4 Years of Rana Plaza Tragedy: 42.4% Survivors Unemployed

Around 42.4% Survivors are Unemployed who were victim of Rana Plaza Tragedy. ActionAid Bangladesh (AAB) has worked closely with the survivors and families of the deceased since 2013. AAB provided emergency support during the rescue and developed a comprehensive database of survivors in 2013. Additionally AAB continues to work with survivors on issues of rehabilitation and re-integration. Since 2013 AAB has been using the database to periodically collect information to track the progress of the survivors and families of deceased.

This follow-up panel survey aims to critically examine the progress around rehabilitation and reintegration of Rana Plaza survivors and families of deceased.

The specific objectives of the current study are as follows:
• To capture the progress around socio-economic rehabilitation of the survivors and families of the deceased through a panel survey.
• To track the status of changes in the policy architecture and progressive reforms around labor rights and work place safety
• To explore way-forward for re-thinking and accelerating the reform initiatives

The survey was conducted on survivors and families of deceased. The sample sizes were 1403 and 607 for survivors and families of deceased. Out of the 1403 survivors surveyed, 34.8 percent were men and 65.2 percent were women with majority (over 70 percent) aged below 30 years. In the case of families of deceased, respondents were mostly spouse, father or brother.

In the current survey, 13.1 percent said their condition is getting worse, 74.5 percent of the respondents said their physical health was somewhat stable and 12.4 were completely stable and. Of the 13.1 percent who reported that their condition is deteriorating in the current survey listed headache, pain in hand and leg, back pain as some of the major problems. The trend of 2013, 2014, 2015, 2016 and 2017 surveys show that physical health status of the survivors is improving and in some cases, it is completely stable.

In terms of psychosocial health, 30.8 percent are still in trauma in comparison to 58.4 percent survivors last year. Currently 57.2 percent reported that they are more or less stable and 12.0 percent have recovered fully.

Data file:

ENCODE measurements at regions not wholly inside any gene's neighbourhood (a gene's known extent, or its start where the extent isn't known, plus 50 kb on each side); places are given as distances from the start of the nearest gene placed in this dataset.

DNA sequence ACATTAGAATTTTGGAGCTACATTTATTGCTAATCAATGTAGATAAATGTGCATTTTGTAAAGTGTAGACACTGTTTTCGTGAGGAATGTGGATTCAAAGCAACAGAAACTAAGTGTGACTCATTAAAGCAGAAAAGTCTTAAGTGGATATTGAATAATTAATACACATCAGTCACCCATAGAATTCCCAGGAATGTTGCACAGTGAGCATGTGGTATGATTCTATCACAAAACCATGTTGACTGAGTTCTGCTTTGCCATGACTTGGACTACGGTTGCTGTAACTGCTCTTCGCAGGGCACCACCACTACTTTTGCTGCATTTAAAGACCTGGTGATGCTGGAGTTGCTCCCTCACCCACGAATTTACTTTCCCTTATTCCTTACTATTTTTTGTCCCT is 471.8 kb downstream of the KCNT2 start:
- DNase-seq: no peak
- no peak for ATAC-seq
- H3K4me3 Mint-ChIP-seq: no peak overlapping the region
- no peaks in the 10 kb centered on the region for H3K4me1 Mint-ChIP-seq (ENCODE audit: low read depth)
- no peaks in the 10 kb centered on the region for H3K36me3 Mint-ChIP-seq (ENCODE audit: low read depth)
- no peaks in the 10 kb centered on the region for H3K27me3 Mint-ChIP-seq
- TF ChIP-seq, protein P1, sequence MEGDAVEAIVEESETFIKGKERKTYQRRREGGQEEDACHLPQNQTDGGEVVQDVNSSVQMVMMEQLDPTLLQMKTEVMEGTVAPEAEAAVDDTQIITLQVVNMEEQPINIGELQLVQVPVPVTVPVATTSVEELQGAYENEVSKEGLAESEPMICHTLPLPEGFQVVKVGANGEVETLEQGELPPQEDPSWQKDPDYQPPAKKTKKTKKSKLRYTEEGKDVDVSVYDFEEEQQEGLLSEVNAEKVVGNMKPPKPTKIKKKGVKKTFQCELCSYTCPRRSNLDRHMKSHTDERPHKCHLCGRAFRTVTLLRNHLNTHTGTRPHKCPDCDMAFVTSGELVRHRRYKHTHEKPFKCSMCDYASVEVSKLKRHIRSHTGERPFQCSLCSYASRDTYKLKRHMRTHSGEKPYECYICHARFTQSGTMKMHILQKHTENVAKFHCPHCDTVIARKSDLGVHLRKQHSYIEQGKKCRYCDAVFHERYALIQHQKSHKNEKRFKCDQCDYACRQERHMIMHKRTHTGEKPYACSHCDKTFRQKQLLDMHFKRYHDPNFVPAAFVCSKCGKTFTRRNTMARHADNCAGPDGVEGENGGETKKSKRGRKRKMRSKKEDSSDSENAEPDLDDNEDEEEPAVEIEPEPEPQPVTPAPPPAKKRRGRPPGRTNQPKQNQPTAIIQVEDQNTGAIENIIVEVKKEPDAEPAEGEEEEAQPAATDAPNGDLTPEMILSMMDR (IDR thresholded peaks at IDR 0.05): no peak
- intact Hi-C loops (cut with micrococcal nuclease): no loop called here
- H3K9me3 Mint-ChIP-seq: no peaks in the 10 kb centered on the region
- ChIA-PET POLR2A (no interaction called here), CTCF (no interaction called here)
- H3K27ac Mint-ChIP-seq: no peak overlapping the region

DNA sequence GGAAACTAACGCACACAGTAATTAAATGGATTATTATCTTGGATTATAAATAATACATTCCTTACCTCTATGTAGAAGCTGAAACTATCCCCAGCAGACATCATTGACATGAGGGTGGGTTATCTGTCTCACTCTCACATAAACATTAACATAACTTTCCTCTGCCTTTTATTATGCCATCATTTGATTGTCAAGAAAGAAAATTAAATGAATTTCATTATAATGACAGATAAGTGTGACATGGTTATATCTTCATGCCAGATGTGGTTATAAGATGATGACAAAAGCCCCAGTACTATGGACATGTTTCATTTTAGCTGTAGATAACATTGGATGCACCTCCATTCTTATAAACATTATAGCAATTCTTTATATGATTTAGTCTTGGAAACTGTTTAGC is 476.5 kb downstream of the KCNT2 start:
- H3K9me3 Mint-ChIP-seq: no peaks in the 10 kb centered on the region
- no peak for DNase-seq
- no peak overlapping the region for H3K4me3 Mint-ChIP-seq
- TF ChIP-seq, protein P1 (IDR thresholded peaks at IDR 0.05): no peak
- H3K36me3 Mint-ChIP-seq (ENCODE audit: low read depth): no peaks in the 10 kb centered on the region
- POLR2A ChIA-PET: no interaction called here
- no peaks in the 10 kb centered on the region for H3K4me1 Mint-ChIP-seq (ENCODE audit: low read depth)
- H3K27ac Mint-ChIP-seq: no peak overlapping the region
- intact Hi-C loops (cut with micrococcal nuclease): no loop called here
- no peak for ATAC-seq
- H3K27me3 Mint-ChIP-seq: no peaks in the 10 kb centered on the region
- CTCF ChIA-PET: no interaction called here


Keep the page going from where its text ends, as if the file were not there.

The present study found that 57.6 percent survivors are engaged in various types of wage and self-employment. 42.4 percent survivors claimed that they are unemployed when the survey conducted. Those who are unemployed cited physical weakness (48.1 percent) and mental weakness (33.4 percent) as the main reasons for being unemployed. Employment rate has increased in the last five years, though the progress is still slow.

4.8 percent earn less than the minimum wage of 5300 BDT. 42 percent of the survivors have an average monthly income of 5301-10301BDT and 31.6 percent earn between 10301-15300 BDT. The situation has improved significantly since 2015 when 76 percent earned less than 5300 BDT. Average expenditure for survivors is 10,560 BDT with major costs incurred for food, followed by house-rent, children’s education and treatment.

Compared to families of deceased, most survivors do not have any savings left of the financial support they received. In the last ten months, 97 survivors received trainings, 121 people received psychosocial counseling and 115 received health support. ActionAid Bangladesh was among other organizations that provided these support.

In terms of the future plan, 41.8 percent survivors who are currently unemployed opted to expand or start their own business and 26.2 percent had no plans. The second section of the report tried to track the status of the reforms.

The closure of the Rana Plaza Claims Administration may be an indicator of success in terms of completing all payments, however as the High Court’s decision on the compensation issue is yet to be resolved; some argue that the payment made so far is monetary support and not compensation in real terms. Other reforms included the amendment of the labour law which addressing the freedom of association and measures to bolster occupational health and safety.

However there is no mechanism to monitor some of these provisions despite the rules being framed in 2015. On the positive side a long-term health support programme for all survivors is in place and the discussion for an employee injury benefit scheme has been initiated an detailed feasibility study is being conducted.

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